Fenpyroximate was included in Annex I to Directive 91/414/EEC on 1 May 2009 by Commission Directive 2008/107/EC, and has been deemed to be approved under Regulation (EC) No 1107/2009, in accordance with Commission Implementing Regulation (EU) No 540/2011, as amended by Commission Implementing Regulation (EU) No 541/2011. As the active substance was approved after the entry into force of Regulation (EC) No 396/2005 on 2 September 2008, EFSA is required to provide a reasoned opinion on the review of the existing MRLs for that active substance in compliance with Article 12(1) of the aforementioned regulation. In order to collect the relevant pesticide residues data, EFSA asked Germany, as the designated rapporteur Member State (RMS), to complete the Pesticide Residues Overview File (PROFile) and to prepare a supporting evaluation report. The PROFile and evaluation report provided by the RMS were made available to the Member States. A request for additional information was addressed to the Member States in the framework of a completeness check period which was initiated by EFSA on 17 February 2015 and finalised on 17 April 2015. After having considered all the information provided, EFSA prepared a completeness check report which was made available to Member States on 20 May 2015.
Based on the conclusions derived by EFSA in the framework of Directive 91/414/EEC, the MRLs established by the Codex Alimentarius Commission and the additional information provided by the RMS and Member States, EFSA prepared in September 2015 a draft reasoned opinion, which was circulated to Member States for consultation via a written procedure. Comments received by 6 October 2015 were considered during the finalisation of this reasoned opinion. The following conclusions are derived.
The primary crop metabolism of fenpyroximate was investigated for foliar treatment in fruit crops (tangerine, grapes and apples) and in pulses and oilseeds (beans). However, an additional metabolism study addressing primary crop metabolism in a third crop group is still required (to cover authorisations in celeriac and hops in particular) and studies investigating the nature of the residues in rotational crops and in processed commodities were also not available. In the absence of these data, the residue definition for monitoring in plants is tentatively defined as the parent compound E‑isomer, while for risk assessment the residue definition is tentatively proposed as the sum of fenpyroximate and its Z-isomer, expressed as fenpyroximate. A validated analytical method for enforcement of the proposed residue definition is available for acidic and high water content commodities, but further validation in hops is still required.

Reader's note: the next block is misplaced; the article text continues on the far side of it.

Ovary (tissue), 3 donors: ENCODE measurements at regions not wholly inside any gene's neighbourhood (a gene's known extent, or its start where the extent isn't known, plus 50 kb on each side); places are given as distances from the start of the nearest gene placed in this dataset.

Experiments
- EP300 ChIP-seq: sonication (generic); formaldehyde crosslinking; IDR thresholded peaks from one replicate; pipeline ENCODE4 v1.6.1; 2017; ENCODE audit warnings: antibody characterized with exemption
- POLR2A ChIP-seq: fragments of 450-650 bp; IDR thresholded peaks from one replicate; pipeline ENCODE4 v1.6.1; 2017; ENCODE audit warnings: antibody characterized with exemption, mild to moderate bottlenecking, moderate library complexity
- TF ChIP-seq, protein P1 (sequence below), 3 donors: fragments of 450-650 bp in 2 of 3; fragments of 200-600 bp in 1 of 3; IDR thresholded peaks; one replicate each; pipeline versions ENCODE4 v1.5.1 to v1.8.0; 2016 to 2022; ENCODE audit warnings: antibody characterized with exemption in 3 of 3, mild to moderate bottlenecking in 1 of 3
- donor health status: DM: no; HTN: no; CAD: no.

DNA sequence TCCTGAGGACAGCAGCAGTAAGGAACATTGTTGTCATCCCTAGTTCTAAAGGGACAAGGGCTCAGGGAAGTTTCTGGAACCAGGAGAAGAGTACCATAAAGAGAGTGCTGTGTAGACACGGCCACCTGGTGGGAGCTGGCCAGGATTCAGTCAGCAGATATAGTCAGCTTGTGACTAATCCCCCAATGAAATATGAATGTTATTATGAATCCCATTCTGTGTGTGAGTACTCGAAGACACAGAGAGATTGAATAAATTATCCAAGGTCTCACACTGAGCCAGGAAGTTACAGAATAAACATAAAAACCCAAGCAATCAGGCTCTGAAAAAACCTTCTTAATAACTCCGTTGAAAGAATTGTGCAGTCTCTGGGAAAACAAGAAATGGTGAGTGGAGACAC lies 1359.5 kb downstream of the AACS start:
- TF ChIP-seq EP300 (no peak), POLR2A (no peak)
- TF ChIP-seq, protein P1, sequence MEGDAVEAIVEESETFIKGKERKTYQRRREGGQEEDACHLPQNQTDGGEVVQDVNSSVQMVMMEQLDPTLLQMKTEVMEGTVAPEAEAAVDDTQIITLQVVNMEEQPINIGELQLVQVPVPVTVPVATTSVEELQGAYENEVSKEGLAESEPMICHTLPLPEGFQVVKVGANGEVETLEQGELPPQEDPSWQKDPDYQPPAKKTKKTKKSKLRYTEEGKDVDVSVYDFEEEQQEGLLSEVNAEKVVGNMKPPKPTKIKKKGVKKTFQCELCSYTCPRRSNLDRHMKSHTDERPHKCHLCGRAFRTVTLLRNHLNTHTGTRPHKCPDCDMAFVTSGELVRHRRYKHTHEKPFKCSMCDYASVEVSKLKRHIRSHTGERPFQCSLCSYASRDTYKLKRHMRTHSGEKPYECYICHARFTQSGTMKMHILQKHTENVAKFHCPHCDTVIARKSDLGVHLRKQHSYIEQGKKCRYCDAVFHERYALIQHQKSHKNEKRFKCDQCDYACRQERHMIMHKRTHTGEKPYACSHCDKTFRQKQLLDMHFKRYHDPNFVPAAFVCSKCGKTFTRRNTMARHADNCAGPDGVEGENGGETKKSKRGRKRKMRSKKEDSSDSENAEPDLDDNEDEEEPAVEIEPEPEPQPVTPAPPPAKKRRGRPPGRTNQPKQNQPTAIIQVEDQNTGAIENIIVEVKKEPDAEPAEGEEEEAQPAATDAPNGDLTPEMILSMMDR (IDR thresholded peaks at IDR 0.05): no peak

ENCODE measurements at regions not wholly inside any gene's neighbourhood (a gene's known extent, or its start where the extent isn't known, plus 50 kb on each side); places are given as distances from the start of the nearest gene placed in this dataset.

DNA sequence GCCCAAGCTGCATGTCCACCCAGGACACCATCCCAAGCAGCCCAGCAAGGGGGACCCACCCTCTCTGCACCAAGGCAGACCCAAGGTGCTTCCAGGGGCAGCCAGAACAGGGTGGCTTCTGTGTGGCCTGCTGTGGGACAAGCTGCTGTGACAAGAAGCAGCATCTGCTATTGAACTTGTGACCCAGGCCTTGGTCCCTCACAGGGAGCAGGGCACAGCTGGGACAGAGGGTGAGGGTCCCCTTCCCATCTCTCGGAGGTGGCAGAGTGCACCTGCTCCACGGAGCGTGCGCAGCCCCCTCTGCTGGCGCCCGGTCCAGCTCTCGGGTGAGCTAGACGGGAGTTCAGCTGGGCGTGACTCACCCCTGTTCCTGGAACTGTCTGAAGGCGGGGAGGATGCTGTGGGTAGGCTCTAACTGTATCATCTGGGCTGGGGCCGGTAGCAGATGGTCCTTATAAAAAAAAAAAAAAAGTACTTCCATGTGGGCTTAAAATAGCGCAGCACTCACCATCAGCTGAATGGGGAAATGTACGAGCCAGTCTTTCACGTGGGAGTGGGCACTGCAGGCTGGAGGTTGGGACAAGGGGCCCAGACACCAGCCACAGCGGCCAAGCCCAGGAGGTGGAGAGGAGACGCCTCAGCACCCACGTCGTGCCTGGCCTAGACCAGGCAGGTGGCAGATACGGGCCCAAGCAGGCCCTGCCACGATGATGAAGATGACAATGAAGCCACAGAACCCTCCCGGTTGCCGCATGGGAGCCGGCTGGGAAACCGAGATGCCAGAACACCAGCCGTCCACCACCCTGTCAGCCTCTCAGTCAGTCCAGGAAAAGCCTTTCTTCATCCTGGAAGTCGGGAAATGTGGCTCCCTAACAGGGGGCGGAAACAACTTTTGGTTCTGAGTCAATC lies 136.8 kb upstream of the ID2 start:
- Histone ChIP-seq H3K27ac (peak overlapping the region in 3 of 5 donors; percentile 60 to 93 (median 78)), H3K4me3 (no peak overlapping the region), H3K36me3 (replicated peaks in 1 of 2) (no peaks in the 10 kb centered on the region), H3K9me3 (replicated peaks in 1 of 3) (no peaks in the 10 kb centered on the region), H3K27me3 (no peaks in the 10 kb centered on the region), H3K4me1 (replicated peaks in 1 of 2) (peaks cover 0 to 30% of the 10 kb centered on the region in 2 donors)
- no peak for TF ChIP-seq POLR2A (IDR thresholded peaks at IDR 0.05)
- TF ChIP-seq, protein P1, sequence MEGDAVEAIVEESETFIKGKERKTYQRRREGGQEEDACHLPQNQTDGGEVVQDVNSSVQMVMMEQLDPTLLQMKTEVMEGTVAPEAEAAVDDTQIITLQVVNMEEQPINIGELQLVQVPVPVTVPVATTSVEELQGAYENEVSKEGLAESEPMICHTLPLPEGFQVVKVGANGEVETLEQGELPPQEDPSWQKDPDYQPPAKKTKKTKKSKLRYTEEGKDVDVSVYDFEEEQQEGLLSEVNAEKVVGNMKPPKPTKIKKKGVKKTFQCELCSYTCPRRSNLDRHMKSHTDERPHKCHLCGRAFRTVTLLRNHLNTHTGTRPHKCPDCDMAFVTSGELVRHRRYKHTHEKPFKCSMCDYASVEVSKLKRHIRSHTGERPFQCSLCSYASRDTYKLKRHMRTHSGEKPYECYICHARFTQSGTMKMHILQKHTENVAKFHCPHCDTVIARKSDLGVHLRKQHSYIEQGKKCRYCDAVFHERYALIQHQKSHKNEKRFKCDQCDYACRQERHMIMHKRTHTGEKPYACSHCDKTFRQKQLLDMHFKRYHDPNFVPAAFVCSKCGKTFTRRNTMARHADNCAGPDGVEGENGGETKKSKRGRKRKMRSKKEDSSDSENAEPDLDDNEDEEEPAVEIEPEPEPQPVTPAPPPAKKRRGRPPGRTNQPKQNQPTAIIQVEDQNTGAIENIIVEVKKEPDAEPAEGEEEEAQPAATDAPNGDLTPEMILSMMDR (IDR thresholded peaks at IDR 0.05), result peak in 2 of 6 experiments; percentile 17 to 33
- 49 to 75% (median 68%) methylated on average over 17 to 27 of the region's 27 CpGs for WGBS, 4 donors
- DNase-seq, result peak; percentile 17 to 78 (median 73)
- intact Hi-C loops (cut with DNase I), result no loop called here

Regarding the magnitude of residues, the available data are considered sufficient to derive MRL proposals as well as risk assessment values for all commodities under evaluation, except for celeriac and pumpkins where the available data were insufficient to derive MRLs. Furthermore, it is noted that all MRL proposals are considered tentative due to the data gaps identified on nature of residues in primary crops, rotational crops and processed commodities, and due to the missing residue trials identified for several crops.
Fenpyroximate is authorised for use on crops that might be fed to livestock and the livestock dietary burden calculated was found to exceed the trigger value of 0.1 mg/kg dry matter (DM) only for meat ruminants. Metabolism of fenpyroximate was investigated in lactating goats. A livestock feeding study on lactating cow is also available. Based on livestock metabolism and animal feeding studies, parent residues are not expected in any tissues but metabolite M-3 can be present at levels above the limit of quantification (LOQ) in kidney and liver. Therefore, the residue definition for enforcement in animal commodities was proposed as metabolite M-3, expressed as fenpyroximate. It is noted that an analytical method for the enforcement of the proposed residue definition is not available. Consequently, the default LOQ of 0.01 mg/kg is tentatively proposed for enforcement. For risk assessment the residue definition is proposed as the sum of fenpyroximate, Fen-OH, M-3 and their Z-isomers, expressed as fenpyroximate. The available livestock feeding study also allowed EFSA to derive MRL and risk assessment values for ruminant tissues and milk. However, considering that a fully validated analytical method for enforcement of the proposed residue definition in animal commodities is still required and the data gaps identified for plant commodities (resulting in a tentative livestock dietary burden calculation), these MRLs are tentative only.
Chronic and acute consumer exposure resulting from the authorised uses reported in the framework of this review was calculated using revision 2 of the EFSA PRIMo. For those commodities where data were insufficient to derive an MRL, EFSA considered the existing EU MRL multiplied for the CF of 1.3 derived from the available metabolism studies for an indicative calculation. The highest chronic exposure was calculated for German children, representing 16% of the ADI, and the highest acute exposure was calculated for peaches, representing 73% of the ARfD.